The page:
With strategic deer hunting tactics, you can be successful hunting the December lull.
There are numerous articles on the web and in magazines that will give you advice on rut deer hunting tactics and deer calling. However, it can be difficult to find articles on how to hunt what most refer to as the ‘December Lull’ in Alabama, or the ‘October Lull’, in the Midwest. You can be successful during this period, but not by chance. I have a few factors that I look for when it comes to hunting during this period.
No matter where you are in the country, or what you call it, there always tends to be a slow period for a few weeks leading up to the rut. It’s not because the deer aren’t moving, but the portion of movement that is done during legal hunting hours is very limited. Which is what deems this time of year ‘the lull’. Don’t get me wrong, you can be, and I have been, successful during this time of year. It just takes very strategic moves, and hours studying weather patterns, to have the greatest chance of success.
Hunting the Lull
Whether it’s October on my Kentucky property or December on my south Alabama property, I tend to look for the same weather fronts. What I am looking for is a forecast dramatic weather changes. Whether that’s a high-pressure system, dramatic temperature changes, dramatic drops in wind speed, or even moon phases. While I look at each one of these factors when deciding which days I want to hunt, I am a huge believer that temperature trumps all when it comes to daylight deer movement. Therefore, those major temperature drops are my main deer hunting tactics during this time of year, or throughout the entire season for that matter.
My most successful hunts during the lull period are morning hunts, on the first day of 12-15+ degree temperature drops. Not only is the dramatic temperature drop going to put deer on their feet during daylight, but major fronts like that are always going to come with major pressure changes, which is also a huge factor in that daylight movement.
During these major fronts, I tend to see very good morning movement on that first day, but after the first day of the front, the daylight activity seems to slack back off. That is until the front moves out, that’s when I tend to see increased evening daylight movement as the pressure begins to fall off again.
“My most successful hunts during the lull period are morning hunts, on the first day of 12-15+ degree temperature drops”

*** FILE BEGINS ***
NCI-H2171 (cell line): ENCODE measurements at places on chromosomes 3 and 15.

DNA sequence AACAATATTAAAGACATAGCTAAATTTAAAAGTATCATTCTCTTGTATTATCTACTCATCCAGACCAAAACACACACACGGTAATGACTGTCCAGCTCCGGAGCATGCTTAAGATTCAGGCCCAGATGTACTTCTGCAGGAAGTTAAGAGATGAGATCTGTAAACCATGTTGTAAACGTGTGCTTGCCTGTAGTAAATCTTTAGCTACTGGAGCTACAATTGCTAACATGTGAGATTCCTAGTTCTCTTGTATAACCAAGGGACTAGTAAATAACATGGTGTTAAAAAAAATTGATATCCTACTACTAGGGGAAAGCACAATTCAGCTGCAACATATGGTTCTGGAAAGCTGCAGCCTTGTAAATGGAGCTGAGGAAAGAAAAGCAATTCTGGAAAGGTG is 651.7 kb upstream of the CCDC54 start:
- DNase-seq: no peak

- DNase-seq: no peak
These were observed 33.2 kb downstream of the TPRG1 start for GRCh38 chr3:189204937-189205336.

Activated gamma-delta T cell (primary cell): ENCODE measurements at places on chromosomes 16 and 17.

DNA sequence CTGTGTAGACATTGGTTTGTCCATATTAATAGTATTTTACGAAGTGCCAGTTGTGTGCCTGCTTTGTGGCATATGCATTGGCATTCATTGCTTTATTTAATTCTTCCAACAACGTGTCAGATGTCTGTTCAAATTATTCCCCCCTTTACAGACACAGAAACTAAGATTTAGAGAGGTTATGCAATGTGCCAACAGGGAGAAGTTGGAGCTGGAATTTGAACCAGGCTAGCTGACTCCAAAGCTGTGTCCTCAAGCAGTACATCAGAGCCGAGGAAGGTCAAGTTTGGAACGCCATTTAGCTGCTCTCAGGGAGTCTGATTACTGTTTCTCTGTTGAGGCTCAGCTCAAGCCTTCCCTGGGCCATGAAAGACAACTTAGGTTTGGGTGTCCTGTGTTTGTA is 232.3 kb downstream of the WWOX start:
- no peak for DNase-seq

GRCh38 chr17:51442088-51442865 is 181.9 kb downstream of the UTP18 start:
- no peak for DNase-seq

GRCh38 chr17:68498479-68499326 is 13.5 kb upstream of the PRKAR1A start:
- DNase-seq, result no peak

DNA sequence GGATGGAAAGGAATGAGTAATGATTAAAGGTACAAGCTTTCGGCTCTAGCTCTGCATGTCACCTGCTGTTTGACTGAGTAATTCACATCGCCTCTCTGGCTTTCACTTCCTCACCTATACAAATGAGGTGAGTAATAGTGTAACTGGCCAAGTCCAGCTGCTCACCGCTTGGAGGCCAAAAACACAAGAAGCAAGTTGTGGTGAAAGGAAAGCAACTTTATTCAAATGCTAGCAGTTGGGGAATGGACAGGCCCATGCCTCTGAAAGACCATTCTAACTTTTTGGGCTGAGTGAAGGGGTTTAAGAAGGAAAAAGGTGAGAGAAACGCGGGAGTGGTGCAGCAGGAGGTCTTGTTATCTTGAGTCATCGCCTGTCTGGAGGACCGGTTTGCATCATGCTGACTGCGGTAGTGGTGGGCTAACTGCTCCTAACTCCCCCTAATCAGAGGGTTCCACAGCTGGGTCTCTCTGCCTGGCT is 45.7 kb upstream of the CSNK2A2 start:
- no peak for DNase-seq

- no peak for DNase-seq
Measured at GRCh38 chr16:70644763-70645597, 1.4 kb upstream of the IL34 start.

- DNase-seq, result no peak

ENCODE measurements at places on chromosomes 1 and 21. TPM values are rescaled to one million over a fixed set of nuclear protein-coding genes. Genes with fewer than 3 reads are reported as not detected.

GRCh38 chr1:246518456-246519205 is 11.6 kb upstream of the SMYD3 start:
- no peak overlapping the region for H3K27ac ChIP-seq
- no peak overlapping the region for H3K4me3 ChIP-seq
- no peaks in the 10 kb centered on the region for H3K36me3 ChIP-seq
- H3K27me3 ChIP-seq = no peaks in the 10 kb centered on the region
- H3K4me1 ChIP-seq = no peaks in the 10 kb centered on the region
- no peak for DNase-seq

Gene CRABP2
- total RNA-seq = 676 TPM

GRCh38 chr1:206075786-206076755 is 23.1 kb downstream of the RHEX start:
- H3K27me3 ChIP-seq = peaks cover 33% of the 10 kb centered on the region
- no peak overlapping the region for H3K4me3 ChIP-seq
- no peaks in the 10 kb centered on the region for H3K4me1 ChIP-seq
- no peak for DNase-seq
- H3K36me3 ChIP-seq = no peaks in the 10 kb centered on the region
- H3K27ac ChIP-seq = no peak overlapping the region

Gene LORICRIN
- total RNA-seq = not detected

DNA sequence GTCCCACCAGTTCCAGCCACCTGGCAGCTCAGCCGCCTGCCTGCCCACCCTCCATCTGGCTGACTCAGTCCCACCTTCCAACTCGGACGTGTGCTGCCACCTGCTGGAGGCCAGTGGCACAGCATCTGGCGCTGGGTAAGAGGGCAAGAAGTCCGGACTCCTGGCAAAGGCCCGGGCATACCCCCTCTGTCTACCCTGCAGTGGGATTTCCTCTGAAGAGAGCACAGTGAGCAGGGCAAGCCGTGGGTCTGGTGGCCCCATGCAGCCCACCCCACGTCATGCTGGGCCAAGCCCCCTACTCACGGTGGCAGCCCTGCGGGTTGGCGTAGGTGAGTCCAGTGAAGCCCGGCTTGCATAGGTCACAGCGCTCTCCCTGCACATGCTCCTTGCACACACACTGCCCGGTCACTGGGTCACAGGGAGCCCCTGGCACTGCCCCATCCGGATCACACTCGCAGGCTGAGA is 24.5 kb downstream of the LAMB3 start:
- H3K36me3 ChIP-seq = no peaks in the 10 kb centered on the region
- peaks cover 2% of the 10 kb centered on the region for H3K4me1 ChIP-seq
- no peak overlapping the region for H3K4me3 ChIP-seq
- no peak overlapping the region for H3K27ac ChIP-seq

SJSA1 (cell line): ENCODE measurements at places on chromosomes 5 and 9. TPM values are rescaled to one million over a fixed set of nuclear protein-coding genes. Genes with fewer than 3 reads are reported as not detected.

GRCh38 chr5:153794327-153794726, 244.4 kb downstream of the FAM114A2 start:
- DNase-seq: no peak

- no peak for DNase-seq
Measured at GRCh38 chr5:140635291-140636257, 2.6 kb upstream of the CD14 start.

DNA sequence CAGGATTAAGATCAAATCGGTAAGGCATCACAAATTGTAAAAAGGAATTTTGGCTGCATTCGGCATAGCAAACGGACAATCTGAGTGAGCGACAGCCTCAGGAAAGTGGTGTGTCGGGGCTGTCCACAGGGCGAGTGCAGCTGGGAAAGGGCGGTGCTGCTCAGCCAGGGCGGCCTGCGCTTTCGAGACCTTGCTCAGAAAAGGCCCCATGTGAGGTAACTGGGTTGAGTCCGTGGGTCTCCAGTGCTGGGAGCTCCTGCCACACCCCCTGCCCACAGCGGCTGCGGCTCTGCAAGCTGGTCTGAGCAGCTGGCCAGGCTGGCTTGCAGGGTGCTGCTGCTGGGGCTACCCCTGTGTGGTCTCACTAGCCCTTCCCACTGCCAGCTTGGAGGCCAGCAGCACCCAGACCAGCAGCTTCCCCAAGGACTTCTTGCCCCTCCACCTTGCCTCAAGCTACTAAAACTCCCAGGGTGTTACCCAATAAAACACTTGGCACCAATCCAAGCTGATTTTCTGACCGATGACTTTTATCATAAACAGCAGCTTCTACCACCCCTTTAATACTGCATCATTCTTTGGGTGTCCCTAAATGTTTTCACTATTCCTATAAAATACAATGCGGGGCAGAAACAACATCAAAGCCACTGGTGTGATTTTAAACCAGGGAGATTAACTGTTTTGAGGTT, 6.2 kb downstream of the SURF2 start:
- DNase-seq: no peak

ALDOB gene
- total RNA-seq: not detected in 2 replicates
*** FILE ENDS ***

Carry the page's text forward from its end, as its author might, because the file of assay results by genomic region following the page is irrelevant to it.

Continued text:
During the lull, I tend to stay out of the woods except for days leading into, or coming off of, these types of fronts. No matter how much I want to be in a tree, it is not worth busting up a mature buck right before the rut, when I know I’ll have a good chance at killing him.
When the weather conditions do fall into place to hunt, I am on some type of food source. Native browse is either completely matured and no longer palatable, or almost to that point. Which means you can find me over acorns, or an early season food plot. In my experience, deer seem to be on a pretty good pattern of bed to food during the lull, so I tend to put all my eggs in that basket, so to speak.
Come the end of the month, when I know the bucks are starting to get aggressive, I’ll start really keying in on those doe groups. One deer hunting tactic that always holds true during the pre-rut and rut, find the does and you’ll find the bucks.
Hunting the Rut
Studies have shown that no matter what the temperatures are, or what the moon is doing, does are bred within the same two-week period every year. Now whether they are bred during daylight, or at night, is different story altogether and that 100% depends on the weather.
With that said, once the rut is on, I am going to log as much tree stand time as possible, no matter the weather conditions. Once that magical time of year is finally upon us, there is no secret on how you need to hunt, find the does! There is only one thing on a bucks mind during the rut, and that’s love.
On morning hunts, I am slipping in as close as possible to those doe bedding areas. You can take it to the bank that those bucks know where the does are bedding and they are going to be in there looking for an estrous doe. When checking a doe bedding area, the bucks will tend to cruise the downwind side trying to catch the scent of a hot doe. So I like to be about 40-50 yards from the bedding area, on the downwind side. This will funnel the buck right between you and the bedding area, while never putting the buck downwind of your position.
On evening hunts, I tend to be on food sources. By this time, the acorns are played out and aside from woody browse, there is no food left in the woods. So if your food plot program is on point, your deer should be hammering them this time of year. As I mentioned before as a deer hunting tactic, if you find the does, you’ll find the bucks. So I like to concentrate my time on my food plot that I know the local doe groups are using on a regular basis.
On a side note, let’s say you know exactly where a buck is bedding. This doesn’t happen to often because most of the time, when you find a mature buck bedded down, you’ve already busted him out and it’s game over.
However, when you can find those bucks bedding areas, it can be deadly. If a buck is bedding somewhere, it’s because he feels safe there. Contrary to popular belief, when a buck finds a hot doe, she isn’t going to just lead him around all over the place. He is going to try to corral that doe into an area that he feels safe so that he can breed her.
So if you know where he’s bedding, you can use that deer hunting tactic to draw the conclusion that that’s probably where he is going to push her to in attempts to breed her. So once the hardcore chasing phase is on, hunting those buck bedding areas is an excellent deer hunting tactic that’ll help catch a buck pushing a doe through it.